Director Nadav Schirman distills the war between Palestinians and Israelis down to a pair of dueling talking heads in The Green Prince, a documentary carved explicitly from the Errol Morris mode à la The Fog of War. Mosab Yousef details his transition as the son of a prominent Hamas leader to a Shin Bet spy, while Gonen Yitzhak explains his role in luring Mosab over to the Shin Bet and their operations carried out over the course of a decade from 1997 to 2007. Schirman allows each man to explain his motivations unabetted by intruding or directing questions, but the proceedings have such a rigidly determined structure, amplified by chapter titles, that the power and conviction in their recountings deteriorate into a placid series of back-and-forths. Such an approach renders the immense complexities informing each side’s dilemmas too simplistically, as a means for a more digestible, straightforward narrative of familial betrayal and conventional thriller-level espionage.
Schirman’s aesthetic approach is flawed on a fundamental level, as he resorts to affected editing and stylized reenactment to supplement the narratives being offered. These offenses can be small, such as Mosab’s introduction, where he’s sitting in darkness before lights slowly reveal his face, or more of an affront, like the inexplicable decision to cut to faux-surveillance footage of Mosab while he’s talking, a visual marker as likely to be found in a murder-mystery television news special. Such a banal cue isn’t inherently problematic, but Schirman’s deployment of it, as well as the use of a slew of static-y, white-noise cuts, intimates a filmmaker content to employ post-production effects without locating them within the diegesis itself.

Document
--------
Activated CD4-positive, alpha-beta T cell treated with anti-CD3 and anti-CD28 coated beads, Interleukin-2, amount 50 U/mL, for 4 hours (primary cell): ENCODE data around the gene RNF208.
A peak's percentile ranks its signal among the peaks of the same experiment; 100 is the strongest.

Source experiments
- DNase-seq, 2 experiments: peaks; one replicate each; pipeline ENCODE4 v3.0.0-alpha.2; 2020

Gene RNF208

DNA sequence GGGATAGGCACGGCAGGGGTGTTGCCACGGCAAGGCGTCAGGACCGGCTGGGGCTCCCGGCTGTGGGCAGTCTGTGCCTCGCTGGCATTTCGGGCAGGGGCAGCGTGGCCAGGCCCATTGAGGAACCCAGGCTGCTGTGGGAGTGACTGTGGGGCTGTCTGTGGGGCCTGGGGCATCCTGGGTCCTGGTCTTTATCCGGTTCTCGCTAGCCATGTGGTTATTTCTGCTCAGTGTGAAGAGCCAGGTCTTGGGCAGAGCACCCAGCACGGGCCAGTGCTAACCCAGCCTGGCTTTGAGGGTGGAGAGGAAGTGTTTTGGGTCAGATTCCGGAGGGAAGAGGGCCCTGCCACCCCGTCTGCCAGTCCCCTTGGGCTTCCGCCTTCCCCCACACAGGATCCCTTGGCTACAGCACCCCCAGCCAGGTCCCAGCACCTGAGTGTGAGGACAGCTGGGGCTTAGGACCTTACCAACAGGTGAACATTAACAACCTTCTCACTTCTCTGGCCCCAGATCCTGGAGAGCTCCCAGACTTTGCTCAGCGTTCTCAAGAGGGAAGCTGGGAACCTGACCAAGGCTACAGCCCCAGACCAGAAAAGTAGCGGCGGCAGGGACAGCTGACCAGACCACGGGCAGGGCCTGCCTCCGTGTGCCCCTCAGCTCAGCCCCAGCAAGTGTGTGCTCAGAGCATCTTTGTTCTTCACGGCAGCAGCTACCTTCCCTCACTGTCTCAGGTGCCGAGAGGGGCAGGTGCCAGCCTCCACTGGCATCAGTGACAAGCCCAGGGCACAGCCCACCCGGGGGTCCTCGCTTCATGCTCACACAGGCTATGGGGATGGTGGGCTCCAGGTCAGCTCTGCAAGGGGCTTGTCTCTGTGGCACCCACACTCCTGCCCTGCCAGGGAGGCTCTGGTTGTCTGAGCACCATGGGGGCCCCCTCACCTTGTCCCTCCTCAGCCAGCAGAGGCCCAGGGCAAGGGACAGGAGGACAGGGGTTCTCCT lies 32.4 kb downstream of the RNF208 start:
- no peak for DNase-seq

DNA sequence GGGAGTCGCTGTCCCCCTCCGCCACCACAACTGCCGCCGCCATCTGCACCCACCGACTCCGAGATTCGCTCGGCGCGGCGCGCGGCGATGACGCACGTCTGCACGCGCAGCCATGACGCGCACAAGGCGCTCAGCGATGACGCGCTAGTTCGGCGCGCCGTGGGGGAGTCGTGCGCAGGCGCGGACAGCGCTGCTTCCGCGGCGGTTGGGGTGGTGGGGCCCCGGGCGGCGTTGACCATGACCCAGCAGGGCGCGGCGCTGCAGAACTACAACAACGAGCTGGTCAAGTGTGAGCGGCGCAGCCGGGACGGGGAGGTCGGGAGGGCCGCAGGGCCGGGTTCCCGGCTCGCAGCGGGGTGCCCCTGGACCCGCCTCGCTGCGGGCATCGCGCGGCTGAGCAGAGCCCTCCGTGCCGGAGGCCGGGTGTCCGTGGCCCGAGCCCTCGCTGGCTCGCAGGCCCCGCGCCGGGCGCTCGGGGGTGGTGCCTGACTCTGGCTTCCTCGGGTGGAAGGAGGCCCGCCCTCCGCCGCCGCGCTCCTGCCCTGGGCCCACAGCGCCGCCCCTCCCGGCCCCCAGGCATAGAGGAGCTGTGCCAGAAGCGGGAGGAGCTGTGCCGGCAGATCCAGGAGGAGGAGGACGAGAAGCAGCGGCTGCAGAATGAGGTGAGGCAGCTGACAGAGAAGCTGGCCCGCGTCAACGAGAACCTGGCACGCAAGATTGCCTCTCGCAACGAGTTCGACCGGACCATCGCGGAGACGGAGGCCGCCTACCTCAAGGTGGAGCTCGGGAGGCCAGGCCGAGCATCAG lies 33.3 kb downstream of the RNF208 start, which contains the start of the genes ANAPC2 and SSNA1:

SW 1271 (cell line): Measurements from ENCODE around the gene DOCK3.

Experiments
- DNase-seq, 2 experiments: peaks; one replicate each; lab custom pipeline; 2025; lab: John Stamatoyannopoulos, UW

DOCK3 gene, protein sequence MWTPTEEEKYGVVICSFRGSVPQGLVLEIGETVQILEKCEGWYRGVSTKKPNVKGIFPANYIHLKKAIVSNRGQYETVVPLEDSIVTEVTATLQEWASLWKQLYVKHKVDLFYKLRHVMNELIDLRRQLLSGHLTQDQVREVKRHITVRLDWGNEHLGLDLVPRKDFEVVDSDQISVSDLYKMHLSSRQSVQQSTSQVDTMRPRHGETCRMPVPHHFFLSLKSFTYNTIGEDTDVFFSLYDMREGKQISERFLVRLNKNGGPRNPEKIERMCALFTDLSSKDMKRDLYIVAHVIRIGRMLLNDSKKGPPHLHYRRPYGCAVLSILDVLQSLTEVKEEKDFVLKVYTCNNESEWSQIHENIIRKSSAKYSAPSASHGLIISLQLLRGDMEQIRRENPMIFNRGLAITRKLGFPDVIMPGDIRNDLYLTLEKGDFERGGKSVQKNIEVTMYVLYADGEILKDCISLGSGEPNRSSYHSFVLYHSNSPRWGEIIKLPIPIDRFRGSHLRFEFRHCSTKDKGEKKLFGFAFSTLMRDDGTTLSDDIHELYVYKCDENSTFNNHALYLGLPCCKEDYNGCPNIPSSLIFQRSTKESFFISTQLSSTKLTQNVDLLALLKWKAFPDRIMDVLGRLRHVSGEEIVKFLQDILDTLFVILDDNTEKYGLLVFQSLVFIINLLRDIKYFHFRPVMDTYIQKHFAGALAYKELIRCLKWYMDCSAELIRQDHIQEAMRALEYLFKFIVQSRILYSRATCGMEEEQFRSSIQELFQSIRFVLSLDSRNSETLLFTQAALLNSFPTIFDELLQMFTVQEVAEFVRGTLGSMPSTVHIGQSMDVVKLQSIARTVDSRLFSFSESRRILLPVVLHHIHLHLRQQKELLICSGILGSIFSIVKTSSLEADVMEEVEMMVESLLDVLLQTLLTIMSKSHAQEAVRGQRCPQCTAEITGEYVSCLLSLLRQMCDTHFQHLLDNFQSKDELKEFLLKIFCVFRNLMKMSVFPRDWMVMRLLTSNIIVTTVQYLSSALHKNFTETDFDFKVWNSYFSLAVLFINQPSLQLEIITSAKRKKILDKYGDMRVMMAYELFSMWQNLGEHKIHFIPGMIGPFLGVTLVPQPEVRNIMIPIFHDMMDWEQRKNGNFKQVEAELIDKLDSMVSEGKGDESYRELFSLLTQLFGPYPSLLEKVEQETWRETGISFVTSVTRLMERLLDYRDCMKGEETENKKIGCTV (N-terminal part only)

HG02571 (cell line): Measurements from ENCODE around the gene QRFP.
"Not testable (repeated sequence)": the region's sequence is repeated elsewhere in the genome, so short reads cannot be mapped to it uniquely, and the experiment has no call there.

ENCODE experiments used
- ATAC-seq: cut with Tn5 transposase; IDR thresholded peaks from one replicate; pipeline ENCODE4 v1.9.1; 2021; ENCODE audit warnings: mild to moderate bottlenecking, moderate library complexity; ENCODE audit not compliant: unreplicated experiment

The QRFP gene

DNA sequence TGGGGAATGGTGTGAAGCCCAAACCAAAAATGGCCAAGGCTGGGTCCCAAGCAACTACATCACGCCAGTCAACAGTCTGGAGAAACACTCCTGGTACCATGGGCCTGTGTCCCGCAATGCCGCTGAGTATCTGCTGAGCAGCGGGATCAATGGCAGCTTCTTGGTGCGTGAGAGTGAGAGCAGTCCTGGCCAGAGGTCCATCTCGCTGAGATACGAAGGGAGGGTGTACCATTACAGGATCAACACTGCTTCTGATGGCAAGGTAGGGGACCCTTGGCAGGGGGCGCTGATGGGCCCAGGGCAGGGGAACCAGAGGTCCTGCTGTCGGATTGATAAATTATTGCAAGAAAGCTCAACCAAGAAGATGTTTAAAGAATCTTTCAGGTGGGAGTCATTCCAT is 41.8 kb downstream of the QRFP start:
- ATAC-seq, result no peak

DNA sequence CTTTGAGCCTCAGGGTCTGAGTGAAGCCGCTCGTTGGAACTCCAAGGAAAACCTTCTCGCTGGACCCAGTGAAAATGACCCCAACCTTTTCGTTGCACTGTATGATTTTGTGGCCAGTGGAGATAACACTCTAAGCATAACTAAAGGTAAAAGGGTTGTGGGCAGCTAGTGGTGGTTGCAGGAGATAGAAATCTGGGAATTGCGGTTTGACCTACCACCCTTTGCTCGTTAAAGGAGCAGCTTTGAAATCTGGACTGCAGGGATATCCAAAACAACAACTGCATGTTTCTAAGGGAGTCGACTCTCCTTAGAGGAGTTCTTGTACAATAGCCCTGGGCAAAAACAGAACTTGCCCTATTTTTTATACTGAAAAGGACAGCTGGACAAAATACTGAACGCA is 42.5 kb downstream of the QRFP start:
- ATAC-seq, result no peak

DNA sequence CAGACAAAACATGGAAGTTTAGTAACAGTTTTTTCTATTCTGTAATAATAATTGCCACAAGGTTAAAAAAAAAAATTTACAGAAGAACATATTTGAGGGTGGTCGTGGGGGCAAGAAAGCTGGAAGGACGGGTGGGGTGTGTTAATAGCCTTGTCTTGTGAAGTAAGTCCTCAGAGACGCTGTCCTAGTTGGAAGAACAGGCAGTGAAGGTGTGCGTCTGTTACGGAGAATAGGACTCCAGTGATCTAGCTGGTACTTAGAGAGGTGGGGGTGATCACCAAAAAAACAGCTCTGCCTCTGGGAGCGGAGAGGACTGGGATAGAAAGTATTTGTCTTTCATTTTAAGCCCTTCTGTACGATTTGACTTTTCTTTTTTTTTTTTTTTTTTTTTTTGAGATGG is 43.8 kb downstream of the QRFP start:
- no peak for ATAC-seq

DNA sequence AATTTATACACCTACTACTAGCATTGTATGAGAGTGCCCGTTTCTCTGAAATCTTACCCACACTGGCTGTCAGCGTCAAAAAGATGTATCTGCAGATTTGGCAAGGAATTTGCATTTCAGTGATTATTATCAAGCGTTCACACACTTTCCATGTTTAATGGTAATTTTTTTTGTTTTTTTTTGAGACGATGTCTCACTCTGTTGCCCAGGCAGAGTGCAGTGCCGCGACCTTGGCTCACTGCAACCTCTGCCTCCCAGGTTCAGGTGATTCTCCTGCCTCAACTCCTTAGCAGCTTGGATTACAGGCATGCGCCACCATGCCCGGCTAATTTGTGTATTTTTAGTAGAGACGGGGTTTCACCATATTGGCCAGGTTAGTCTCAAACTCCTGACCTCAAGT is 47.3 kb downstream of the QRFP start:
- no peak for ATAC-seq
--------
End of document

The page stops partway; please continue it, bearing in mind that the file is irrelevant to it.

Those problems, however, don’t hamper the film’s fluid, often concise function as an informational doc, since a decade’s worth of political and religious conflicts are effectively whittled down into a self-contained whole with decidedly approachable entry points. Schirman and editors Joel Alexis and Sanjeev Hathiramani are most effective at managing a vacillation between archive footage, reenactment, and talking heads without losing track of whose voice is dictating which line of thought, which is particularly impressive in the film’s first third given the plethora of terms, names, and allegiances dished out. Yet that stylistic clarity is as much a product of the film’s often strained cinematic high points, such as when Mosab is told “welcome to the slaughter house” by a prison guard, a line clearly inserted to elicit a thriller-order ethos that’s too easy a gesture to the ubiquitous violence of the war’s innumerous military and civilian conflicts.
Perhaps the film’s strongest narrative points involve Mosab’s relationship with his father and Mosab’s explanation that his allegiances remained with his imprisoned father all along. In fact, Mosab joined the Shin Bet in order to prevent the murders of Hamas leaders such as his father, agreeing to assist the Israelis so long as Palestinians would be imprisoned rather than executed for their crimes, stated explicitly when Mosab says to those who still believe him a traitor that “you are not assassinated today because of this arrangement.” Mosab’s father, however, still believes him a traitor and has disowned him much like the majority of Palestinians, a point Schirman makes a bit too much on the nose by having Mosab deliver a lengthy speech near the film’s end, culminating in choking back and wiping away tears. As moving as Mosab’s gradual swelling of emotion is, the scene ultimately reinforces a sense that The Green Prince is a documentary more interested in readily discernable cadences and cues than ambiguity or complicating detail.